REVIEW: Song One

28 04 2015

Song OneThere is really not too much to say about a film like Kate Barker-Froyland’s “Song One,” which seems to be the very definition of a film as trifle.  The story follows Anne Hathaway’s Franny as she tracks down a musician that her estranged brother intended to see, had he not fallen into a coma.  A forced romance with singer/songwriter on the brink, James Forester (Johnny Flynn), ensues, along with all the usual notes any film about grief and troubled families is supposed to hit.

“Song One” contains no notable screeches or strains, although it never makes a sweet sound either.  Barker-Froyland seems afraid to take a bold step and assert something unique about her film.  As a result, the movie becomes forgettable even as it is being consumed.

At this level of safe mediocrity, an actress like Anne Hathaway should be able to step in and effortlessly elevate the material.  Yet even her presence, a far cry from the raw torment she wore on her sleeves in “Rachel Getting Married,” cannot give this dull, dour ditty any character.  Like the rest of the movie, Hathaway is not actively bad, but the passively pedestrian “Song One” disappoints nonetheless.  C2stars

F.I.L.M. of the Week (December 3, 2010)

3 12 2010

With the smash hit “Inception” hitting shelves next week, I thought now would be as good a time as ever to revisit a little-known movie of its star, Leonardo DiCaprio.  I’ve featured virtually every supporting cast member in the “F.I.L.M. of the Week” column before, and it’s time for the Academy Award-nominated DiCaprio to join their ranks.

(For the sake of reference and shameless promotion, I’ll list the other stars and their criminally underseen gems: Joseph Gordon-Levitt’s, “The Lookout,”  Tom Hardy’s “Bronson,” Ellen Page’s “Hard Candy,” Marion Cotillard’s “La Vie en Rose,” Cillian Murphy’s “Sunshine,” Michael Caine’s, “Children of Men,” and director Christopher Nolan’s “Following.”  Ken Watanabe … perhaps coming soon?)

So for Leo’s entry, I submit “What’s Eating Gilbert Grape?”  This is one of his early movies, four years before “Titanic” superstardom, and at 19, he shows the same mastery of acting as he does in the psychologically tormented characters that he played in 2010.  Here, his Arnie suffers a different mental affectation: a developmental disability that was supposed to take his life at the age of 10.

Eight years later, his care is left largely in the hands of older brother Gilbert Grape, played by a younger, red-haired Johnny Depp.  Gilbert struggles with his circumstances: he’s frustrated living in the small town of Endora, Iowa, where nothing seems to happen.  He’s tired of being stuck in a job at the down-home town grocery store, preventing him from using the modern supermarket that has opened nearby.  He’s fed up with his family whose apathy leaves him with all the responsibilities since his obese mother is practically immobile, his father has deserted the family, and his siblings are caught up in their own little worlds.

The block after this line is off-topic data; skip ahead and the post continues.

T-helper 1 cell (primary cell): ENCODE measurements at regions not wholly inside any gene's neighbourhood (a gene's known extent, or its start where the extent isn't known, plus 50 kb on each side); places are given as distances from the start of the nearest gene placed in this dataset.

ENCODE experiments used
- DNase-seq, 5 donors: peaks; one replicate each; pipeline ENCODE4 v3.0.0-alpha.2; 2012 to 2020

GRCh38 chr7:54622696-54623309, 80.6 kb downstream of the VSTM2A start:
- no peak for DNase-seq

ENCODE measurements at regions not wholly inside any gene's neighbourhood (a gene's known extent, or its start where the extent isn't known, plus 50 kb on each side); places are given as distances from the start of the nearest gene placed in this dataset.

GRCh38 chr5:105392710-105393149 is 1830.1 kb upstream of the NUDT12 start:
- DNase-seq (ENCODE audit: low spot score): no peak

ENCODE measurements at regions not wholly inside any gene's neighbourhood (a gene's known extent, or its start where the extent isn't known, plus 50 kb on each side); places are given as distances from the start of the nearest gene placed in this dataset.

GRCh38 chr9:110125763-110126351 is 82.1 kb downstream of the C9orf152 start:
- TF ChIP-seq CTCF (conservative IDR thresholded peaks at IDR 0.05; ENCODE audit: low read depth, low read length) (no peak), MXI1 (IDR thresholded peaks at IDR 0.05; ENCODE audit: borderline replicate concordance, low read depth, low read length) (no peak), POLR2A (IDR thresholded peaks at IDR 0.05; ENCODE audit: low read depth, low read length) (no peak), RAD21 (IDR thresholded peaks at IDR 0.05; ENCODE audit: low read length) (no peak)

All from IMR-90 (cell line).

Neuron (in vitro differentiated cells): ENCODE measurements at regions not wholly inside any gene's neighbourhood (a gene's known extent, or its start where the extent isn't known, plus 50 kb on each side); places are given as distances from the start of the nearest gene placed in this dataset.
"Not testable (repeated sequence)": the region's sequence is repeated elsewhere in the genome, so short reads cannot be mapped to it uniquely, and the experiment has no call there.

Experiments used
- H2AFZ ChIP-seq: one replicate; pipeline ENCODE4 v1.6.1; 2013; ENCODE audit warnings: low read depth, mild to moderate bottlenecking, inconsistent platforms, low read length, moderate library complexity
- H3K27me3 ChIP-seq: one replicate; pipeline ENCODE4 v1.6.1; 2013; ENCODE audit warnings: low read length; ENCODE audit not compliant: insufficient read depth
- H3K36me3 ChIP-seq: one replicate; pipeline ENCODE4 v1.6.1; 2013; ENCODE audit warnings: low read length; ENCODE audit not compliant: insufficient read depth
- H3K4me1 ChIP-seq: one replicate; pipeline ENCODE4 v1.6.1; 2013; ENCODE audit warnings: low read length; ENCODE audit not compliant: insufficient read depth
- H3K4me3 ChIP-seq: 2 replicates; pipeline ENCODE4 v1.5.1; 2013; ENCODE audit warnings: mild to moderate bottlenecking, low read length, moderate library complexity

But when the yearly exodus of trailers comes through the town, Gilbert is offered some relief from his dreary existence by the prospect of romance with Becky (the ever-so-’90s Juliette Lewis).  Her presence shakes up his life, making him more hesitant to add sensuality to his grocery delivery for the maritally frustrated Betty Carver (Mary Steenburgen).  But there are more profound changes that happens in Gilbert and his life, and director Lasse Hallstrom unravels the Grape family saga with such sensitivity that it’s irresistible and profoundly satisfying to watch.

There’s so much emotional depth endowed to this character that isn’t externalized by Depp, and 10 years before his first Oscar nomination, anyone who saw this movie could have seen it coming.  But the real star of “What’s Eating Gilbert Grape?” is DiCaprio, who surrenders to the character to the extent that it’s possible to forget who you’re watching.  To think that this is the same actor who wowed us in “The Departed” and “Inception” becomes hard to believe as we watch his overwhelming physicality draws our eyes to him for the entirety of the movie’s two hours.

REVIEW: The Proposal

8 08 2009

I hate re-runs, so I will spare you my rant on the predictable nature of the romantic comedy.  And although it is caught up in some typical clichés, “The Proposal” manages to succeed in spite of them.  The movie provides decent fun for all, offering many solid laughs.  Sandra Bullock makes a welcome return to the genre where she belongs, and she has great chemistry with Ryan Reynolds, who is surely headed for Hollywood superstardom.  The way that they are able to play off of each other’s energy is really what makes the movie work.

Margaret Tate (Bullock) is an uptight book editor who treats her workers like garbage, especially her dedicated assistant Andrew Paxton (Reynolds), who has aspirations to inspire people with his own writing.  But Margaret has a problem: she has put off her immigration lawyer in favor of her work so many times that her application to renew her visa is denied.  To avoid deportation, she forces Andrew to marry her on the threat of ruining his career.  After three years of being Margaret’s assistant, Andrew knows everything about her.  She, of course, knows nothing about him.  To change that, they go to Andrew’s grandmother’s 90th birthday weekend celebration in his home state of Alaska.  Margaret’s big city working girl attitude clashes with the slow small-town attitude of Andrew’s family.  At first, the family is puzzled by his engagement to the woman he loathed.  But eventually, his mother (Mary Steenburgen) and grandmother (Betty White, TV’s “The Golden Girls”) accept it, but his father (Craig T. Nelson) cannot.  As time goes on, Andrew and Margaret begin to open up to each other and realize that there is something different than expected behind their working exteriors. Read the rest of this entry »